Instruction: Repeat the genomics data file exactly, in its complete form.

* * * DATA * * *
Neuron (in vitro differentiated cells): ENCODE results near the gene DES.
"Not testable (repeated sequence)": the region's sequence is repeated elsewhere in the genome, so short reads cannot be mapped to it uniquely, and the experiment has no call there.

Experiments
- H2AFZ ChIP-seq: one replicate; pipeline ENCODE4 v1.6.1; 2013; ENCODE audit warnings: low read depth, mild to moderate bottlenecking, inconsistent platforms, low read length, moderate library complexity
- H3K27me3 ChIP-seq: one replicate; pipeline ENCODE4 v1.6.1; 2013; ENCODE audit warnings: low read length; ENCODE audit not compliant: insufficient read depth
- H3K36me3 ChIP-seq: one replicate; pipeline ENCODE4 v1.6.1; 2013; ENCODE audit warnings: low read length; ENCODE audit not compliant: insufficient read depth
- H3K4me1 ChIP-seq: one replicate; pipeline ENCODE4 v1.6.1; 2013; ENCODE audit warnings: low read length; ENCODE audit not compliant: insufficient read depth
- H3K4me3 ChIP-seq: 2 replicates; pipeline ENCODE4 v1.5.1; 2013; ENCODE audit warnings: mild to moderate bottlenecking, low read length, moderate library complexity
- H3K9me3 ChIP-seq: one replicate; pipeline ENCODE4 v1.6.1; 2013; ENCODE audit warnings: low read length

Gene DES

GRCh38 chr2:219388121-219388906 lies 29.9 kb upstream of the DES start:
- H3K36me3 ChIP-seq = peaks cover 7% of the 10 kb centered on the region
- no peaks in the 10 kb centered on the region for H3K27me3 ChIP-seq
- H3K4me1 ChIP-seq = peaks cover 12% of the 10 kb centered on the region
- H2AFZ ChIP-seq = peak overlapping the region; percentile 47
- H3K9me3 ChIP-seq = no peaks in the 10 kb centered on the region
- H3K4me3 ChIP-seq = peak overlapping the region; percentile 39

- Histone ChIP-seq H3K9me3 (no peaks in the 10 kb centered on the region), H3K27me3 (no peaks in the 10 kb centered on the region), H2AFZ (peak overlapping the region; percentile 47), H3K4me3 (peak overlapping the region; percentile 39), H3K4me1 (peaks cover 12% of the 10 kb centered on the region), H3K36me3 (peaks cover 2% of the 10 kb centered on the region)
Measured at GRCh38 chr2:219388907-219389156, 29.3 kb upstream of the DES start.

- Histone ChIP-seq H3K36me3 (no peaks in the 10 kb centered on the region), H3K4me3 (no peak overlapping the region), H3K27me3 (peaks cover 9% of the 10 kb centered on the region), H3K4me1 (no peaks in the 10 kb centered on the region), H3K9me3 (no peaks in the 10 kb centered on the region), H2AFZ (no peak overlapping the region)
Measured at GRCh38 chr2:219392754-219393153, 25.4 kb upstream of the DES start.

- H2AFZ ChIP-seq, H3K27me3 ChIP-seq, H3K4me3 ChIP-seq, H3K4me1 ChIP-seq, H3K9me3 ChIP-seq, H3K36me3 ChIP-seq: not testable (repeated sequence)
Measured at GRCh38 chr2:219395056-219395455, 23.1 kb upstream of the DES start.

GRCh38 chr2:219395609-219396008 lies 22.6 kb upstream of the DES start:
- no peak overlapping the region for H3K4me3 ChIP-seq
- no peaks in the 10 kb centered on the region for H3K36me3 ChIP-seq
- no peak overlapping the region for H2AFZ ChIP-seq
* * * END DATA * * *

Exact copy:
Neuron (in vitro differentiated cells): ENCODE results near the gene DES.
"Not testable (repeated sequence)": the region's sequence is repeated elsewhere in the genome, so short reads cannot be mapped to it uniquely, and the experiment has no call there.

Experiments
- H2AFZ ChIP-seq: one replicate; pipeline ENCODE4 v1.6.1; 2013; ENCODE audit warnings: low read depth, mild to moderate bottlenecking, inconsistent platforms, low read length, moderate library complexity
- H3K27me3 ChIP-seq: one replicate; pipeline ENCODE4 v1.6.1; 2013; ENCODE audit warnings: low read length; ENCODE audit not compliant: insufficient read depth
- H3K36me3 ChIP-seq: one replicate; pipeline ENCODE4 v1.6.1; 2013; ENCODE audit warnings: low read length; ENCODE audit not compliant: insufficient read depth
- H3K4me1 ChIP-seq: one replicate; pipeline ENCODE4 v1.6.1; 2013; ENCODE audit warnings: low read length; ENCODE audit not compliant: insufficient read depth
- H3K4me3 ChIP-seq: 2 replicates; pipeline ENCODE4 v1.5.1; 2013; ENCODE audit warnings: mild to moderate bottlenecking, low read length, moderate library complexity
- H3K9me3 ChIP-seq: one replicate; pipeline ENCODE4 v1.6.1; 2013; ENCODE audit warnings: low read length

Gene DES

GRCh38 chr2:219388121-219388906 lies 29.9 kb upstream of the DES start:
- H3K36me3 ChIP-seq = peaks cover 7% of the 10 kb centered on the region
- no peaks in the 10 kb centered on the region for H3K27me3 ChIP-seq
- H3K4me1 ChIP-seq = peaks cover 12% of the 10 kb centered on the region
- H2AFZ ChIP-seq = peak overlapping the region; percentile 47
- H3K9me3 ChIP-seq = no peaks in the 10 kb centered on the region
- H3K4me3 ChIP-seq = peak overlapping the region; percentile 39

- Histone ChIP-seq H3K9me3 (no peaks in the 10 kb centered on the region), H3K27me3 (no peaks in the 10 kb centered on the region), H2AFZ (peak overlapping the region; percentile 47), H3K4me3 (peak overlapping the region; percentile 39), H3K4me1 (peaks cover 12% of the 10 kb centered on the region), H3K36me3 (peaks cover 2% of the 10 kb centered on the region)
Measured at GRCh38 chr2:219388907-219389156, 29.3 kb upstream of the DES start.

- Histone ChIP-seq H3K36me3 (no peaks in the 10 kb centered on the region), H3K4me3 (no peak overlapping the region), H3K27me3 (peaks cover 9% of the 10 kb centered on the region), H3K4me1 (no peaks in the 10 kb centered on the region), H3K9me3 (no peaks in the 10 kb centered on the region), H2AFZ (no peak overlapping the region)
Measured at GRCh38 chr2:219392754-219393153, 25.4 kb upstream of the DES start.

- H2AFZ ChIP-seq, H3K27me3 ChIP-seq, H3K4me3 ChIP-seq, H3K4me1 ChIP-seq, H3K9me3 ChIP-seq, H3K36me3 ChIP-seq: not testable (repeated sequence)
Measured at GRCh38 chr2:219395056-219395455, 23.1 kb upstream of the DES start.

GRCh38 chr2:219395609-219396008 lies 22.6 kb upstream of the DES start:
- no peak overlapping the region for H3K4me3 ChIP-seq
- no peaks in the 10 kb centered on the region for H3K36me3 ChIP-seq
- no peak overlapping the region for H2AFZ ChIP-seq